An Argentine household needs a monthly income of at least 100,000 Pesos equivalent to US$ 781 at the official rate, (128 Pesos to the dollar) or US$ 454 (free market, 220 Pesos to the dollar) to remain just above the poverty line, according to the latest estimate from the government's Stats Office, Indec.
Estimates are based on the so called Total Basic Basket which includes food and basic services, at May values, for a family made up of a couple and two children trying to survive.
To avoid the indigence red line, a household needs some 45,000 Pesos a month (May values), which is equivalent to US$ 351, at the official exchange rate, and US$ 205, at the free exchange rate. Estimates are based on the Basic Food Basket, which only includes food to satisfy minimum monthly demands, again for a family of four.
The Total Basic Basket reached 100,000 Pesos in May, with an annualized inflation of 54,66%, six points less than official overall inflation of 60%. Compared to April the increase was 4,6% and in the first five months of the year 30,9%.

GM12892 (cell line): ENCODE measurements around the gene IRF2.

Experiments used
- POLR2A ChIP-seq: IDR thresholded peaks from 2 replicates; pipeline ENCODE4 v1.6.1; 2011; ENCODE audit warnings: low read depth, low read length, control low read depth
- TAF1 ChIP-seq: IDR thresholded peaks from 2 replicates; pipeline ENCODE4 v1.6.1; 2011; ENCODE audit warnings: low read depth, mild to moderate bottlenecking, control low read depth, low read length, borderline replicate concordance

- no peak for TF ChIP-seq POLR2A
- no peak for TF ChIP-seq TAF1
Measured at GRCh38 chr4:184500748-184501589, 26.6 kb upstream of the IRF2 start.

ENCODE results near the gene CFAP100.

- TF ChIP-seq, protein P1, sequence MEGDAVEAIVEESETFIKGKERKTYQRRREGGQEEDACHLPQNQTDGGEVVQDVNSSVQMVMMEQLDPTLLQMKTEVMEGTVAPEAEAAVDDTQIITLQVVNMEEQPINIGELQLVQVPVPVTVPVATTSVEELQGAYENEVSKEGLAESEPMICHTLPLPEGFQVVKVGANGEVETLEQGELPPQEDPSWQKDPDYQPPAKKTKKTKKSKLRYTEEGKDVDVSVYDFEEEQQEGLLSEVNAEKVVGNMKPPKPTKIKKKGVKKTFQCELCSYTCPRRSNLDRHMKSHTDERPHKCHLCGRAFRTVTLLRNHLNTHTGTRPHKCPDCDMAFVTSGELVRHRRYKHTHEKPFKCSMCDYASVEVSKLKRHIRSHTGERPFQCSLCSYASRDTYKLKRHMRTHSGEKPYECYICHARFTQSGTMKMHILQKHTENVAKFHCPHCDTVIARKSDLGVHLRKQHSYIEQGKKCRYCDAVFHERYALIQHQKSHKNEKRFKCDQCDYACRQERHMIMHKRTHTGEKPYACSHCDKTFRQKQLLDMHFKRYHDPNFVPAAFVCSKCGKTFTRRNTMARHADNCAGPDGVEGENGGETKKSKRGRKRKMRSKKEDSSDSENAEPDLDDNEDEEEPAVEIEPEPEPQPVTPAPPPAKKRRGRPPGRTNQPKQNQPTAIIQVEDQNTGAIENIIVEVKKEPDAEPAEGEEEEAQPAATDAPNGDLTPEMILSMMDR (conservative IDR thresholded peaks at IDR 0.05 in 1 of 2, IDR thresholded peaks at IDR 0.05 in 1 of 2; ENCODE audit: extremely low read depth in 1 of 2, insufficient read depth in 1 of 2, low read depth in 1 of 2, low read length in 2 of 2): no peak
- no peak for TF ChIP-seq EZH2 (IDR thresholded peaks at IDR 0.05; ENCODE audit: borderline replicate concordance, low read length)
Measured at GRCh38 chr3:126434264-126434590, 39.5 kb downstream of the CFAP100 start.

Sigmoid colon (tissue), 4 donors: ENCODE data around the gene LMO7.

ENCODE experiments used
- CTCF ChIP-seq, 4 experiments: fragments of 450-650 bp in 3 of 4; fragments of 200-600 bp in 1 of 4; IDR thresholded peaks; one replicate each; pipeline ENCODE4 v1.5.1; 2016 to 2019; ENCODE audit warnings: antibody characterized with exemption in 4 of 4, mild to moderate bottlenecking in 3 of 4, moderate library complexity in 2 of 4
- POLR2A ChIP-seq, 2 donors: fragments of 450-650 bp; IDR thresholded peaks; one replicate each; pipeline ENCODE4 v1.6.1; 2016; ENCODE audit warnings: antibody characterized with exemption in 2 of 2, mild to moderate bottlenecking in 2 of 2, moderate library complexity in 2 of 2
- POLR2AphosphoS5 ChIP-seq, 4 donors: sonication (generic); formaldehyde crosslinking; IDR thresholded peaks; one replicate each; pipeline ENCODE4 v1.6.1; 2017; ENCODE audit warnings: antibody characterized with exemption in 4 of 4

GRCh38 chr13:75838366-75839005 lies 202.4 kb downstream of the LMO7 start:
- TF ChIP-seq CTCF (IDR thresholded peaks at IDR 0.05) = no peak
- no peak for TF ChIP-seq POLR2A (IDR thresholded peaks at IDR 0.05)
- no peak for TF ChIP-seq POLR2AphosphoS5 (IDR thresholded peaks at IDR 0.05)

However the Total Food Basket value climbed 62,26% in the last twelve months, having jumped 4,6% from April and 35% since January. This is because the Total Food Basket referred to lower income families, only includes food, which have increased 64% on a twelve month period. In other words not only are these households slipping just above the indigence line but also spend all their income in food, which suffers the greatest impact.
The Total Basic Basket on the other hand is exposed to lesser impacts since it includes other less volatile items such as services.
Indec figures reveal that the poorest families, on the verge of indigence suffer the full bashing of food prices, and according to Indec, --which is most concerning--, during the first two weeks of June food prices increases have remained with their strong upward trend, despite government pressure on suppliers and distributors to contain hikes.
To this must be added the higher price of fuel and energy which became effective June first, with a direct impact on transport costs.
Estimates are that the official poverty rate, at 37,3% of the overall Argentine population at the end of the second half of 2021, will jump higher at the end of June, first half of 2022.